One way is to link goodness to actually-existing being or reality. I don’t think this works though because an end or goal can imply that the end or goal is not yet achieved, and not yet actual. If we have a person that wants to give alms (a good act) and a person that wants to murder (an evil act), neither act is actual yet, so actual being cannot distinguish between them.

But we need some principle to distinguish the two, so I will introduce the notion of potentiality or potential being. By doing this, I can say that the almsgiving is a potentiality for more fully actual humanness. Murderousness is not actual nor potential being, it is simply not part of human nature. So one who gives alms acts in a way that is directed towards actual goodness whereas one who murders acts towards no actual goodness or even being at all. Reason or intelligence is what grasps nature, so the one who acts towards actual goodness acts in accordance with right reason (i.e. acts morally) while the one who does not act towards actual goodness acts against right reason (i.e. acts sinfully or immorally).

At this point I have not explained how potential being can be justified (I will do that shortly) but do you think that introducing potentiality can give us a useful principle whereby to distinguish objective good from evil?


Ok. Let’s see.

I am question objective morality with the aim to show that it does not exist.

I think what you said is invalid for a simple reason. Feeling and desire generally are part of our instinct. There are majority who have common feeling or desire. They are minority who have the same minor feeling and desire (like gay people). They are very minor people who have desire to kill people. So at the end everything is related to our instinct and how do we feel in a situation. Therefore you cannot find any reason based on anything (we are only intellectual and emotional beings and here we are discussing that we are only following our feeling (feeling is the end) in any act) to prove that objective morality exist.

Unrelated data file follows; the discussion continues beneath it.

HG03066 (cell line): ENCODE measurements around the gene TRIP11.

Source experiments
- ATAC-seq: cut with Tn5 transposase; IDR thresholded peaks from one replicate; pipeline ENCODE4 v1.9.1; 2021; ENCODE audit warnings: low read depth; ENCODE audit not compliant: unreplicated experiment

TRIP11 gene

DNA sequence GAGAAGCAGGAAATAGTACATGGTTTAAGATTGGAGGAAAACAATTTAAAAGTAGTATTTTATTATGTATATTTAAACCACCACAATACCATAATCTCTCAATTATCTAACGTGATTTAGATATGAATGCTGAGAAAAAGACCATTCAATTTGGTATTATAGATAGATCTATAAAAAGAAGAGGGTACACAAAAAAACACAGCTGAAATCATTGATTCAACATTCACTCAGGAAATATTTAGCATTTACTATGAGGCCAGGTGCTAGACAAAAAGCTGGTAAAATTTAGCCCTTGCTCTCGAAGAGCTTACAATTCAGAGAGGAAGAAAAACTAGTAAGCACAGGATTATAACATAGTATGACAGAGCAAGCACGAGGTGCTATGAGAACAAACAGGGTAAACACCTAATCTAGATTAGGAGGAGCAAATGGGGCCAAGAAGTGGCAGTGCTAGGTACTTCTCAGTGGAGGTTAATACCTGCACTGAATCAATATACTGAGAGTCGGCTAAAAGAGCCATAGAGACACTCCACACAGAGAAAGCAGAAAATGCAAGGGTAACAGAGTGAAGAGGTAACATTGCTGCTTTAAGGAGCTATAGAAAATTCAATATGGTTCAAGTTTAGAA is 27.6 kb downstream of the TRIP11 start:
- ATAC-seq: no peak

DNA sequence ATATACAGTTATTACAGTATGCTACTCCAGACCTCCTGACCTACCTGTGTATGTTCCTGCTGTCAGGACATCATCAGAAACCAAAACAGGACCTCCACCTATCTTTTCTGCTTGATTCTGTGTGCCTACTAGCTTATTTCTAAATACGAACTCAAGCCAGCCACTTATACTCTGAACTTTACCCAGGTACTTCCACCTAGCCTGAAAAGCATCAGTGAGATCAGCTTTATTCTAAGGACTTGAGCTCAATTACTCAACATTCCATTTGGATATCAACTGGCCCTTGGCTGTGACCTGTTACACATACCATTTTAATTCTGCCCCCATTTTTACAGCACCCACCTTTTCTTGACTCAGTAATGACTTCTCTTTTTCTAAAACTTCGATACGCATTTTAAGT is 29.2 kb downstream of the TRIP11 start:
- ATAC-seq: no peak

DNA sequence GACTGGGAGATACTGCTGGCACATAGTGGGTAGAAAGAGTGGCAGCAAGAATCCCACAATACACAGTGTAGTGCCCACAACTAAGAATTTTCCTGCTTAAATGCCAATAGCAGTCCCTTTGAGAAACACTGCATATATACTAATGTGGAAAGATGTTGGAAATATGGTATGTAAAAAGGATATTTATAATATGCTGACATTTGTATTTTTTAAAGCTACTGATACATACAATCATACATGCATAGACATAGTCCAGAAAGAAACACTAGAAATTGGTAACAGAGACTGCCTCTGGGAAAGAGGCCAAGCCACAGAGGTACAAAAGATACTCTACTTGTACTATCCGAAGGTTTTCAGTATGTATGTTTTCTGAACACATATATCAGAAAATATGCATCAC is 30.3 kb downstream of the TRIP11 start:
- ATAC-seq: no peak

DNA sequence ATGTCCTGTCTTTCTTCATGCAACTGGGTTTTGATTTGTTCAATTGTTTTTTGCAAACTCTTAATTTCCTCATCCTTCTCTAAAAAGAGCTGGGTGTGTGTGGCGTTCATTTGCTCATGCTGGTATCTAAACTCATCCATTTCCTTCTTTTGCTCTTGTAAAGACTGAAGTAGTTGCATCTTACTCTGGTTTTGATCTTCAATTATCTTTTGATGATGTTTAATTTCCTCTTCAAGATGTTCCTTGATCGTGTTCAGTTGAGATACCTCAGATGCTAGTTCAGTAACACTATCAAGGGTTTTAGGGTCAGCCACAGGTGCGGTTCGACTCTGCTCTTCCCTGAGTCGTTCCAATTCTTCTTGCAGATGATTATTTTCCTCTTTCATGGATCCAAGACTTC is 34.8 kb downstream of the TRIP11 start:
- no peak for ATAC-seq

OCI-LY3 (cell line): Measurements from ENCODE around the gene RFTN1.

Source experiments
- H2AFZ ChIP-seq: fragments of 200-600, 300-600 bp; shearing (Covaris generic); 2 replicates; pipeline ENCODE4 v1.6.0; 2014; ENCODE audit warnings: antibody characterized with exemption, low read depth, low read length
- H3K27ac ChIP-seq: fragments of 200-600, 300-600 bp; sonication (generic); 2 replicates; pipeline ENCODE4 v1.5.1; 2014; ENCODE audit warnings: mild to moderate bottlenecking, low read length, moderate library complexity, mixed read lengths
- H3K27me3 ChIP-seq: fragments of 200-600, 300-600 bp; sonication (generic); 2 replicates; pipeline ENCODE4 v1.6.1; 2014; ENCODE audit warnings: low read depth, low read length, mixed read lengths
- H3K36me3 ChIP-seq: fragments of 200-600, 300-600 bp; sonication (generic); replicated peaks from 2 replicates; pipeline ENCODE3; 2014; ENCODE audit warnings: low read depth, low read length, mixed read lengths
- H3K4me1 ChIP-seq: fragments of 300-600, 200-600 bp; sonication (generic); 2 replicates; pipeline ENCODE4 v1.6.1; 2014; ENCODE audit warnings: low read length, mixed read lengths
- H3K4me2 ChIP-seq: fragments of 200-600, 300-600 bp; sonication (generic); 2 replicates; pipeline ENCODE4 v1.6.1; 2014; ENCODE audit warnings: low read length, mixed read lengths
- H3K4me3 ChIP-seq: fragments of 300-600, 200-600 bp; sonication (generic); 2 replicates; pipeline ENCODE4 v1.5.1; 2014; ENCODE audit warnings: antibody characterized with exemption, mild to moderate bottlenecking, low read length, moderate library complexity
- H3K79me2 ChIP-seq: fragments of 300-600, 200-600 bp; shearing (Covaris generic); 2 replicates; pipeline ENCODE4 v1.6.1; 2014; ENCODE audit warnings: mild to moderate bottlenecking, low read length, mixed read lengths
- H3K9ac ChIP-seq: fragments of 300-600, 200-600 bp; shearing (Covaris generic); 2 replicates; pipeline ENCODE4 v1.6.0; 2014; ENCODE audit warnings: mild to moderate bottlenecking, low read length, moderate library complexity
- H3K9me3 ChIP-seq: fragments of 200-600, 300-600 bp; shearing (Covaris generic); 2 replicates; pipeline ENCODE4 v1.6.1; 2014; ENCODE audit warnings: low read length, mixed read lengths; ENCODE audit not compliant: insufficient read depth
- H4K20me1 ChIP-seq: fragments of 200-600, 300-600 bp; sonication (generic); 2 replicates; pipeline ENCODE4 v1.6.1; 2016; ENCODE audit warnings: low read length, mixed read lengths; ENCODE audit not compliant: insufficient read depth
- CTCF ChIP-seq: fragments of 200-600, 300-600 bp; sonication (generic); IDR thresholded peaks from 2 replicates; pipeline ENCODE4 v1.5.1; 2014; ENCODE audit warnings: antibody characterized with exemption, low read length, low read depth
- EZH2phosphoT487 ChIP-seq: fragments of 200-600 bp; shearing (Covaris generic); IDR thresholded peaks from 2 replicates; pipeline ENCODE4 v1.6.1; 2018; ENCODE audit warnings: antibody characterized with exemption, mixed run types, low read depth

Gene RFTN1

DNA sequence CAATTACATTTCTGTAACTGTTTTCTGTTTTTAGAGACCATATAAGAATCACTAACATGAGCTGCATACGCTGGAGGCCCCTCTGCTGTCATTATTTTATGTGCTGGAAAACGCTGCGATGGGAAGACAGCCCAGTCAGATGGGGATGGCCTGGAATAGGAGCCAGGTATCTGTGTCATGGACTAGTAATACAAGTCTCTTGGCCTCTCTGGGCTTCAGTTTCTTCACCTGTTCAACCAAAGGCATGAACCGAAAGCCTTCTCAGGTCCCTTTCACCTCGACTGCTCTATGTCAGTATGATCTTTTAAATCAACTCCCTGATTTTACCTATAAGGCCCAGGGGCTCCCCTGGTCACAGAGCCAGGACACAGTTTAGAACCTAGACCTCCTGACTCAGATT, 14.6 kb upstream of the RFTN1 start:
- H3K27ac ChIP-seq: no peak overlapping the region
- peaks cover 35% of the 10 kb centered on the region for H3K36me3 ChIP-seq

Before I can respond to this, I think you need to clarify the meaning of the word “feeling” in this context. When you say that “feeling is the end” I take that to mean that everyone always and everywhere acts for the goal of “sense delight.” Is that an accurate characterization of what you have written?

Additionally, when you say that everything is related to instinct and how we feel in a situation, do you mean that this “feeling” is a sense-prompting, in which case we necessary act for an end? Or are you just speaking loosely and mean to say that “people always do what they believe is the right thing to do?”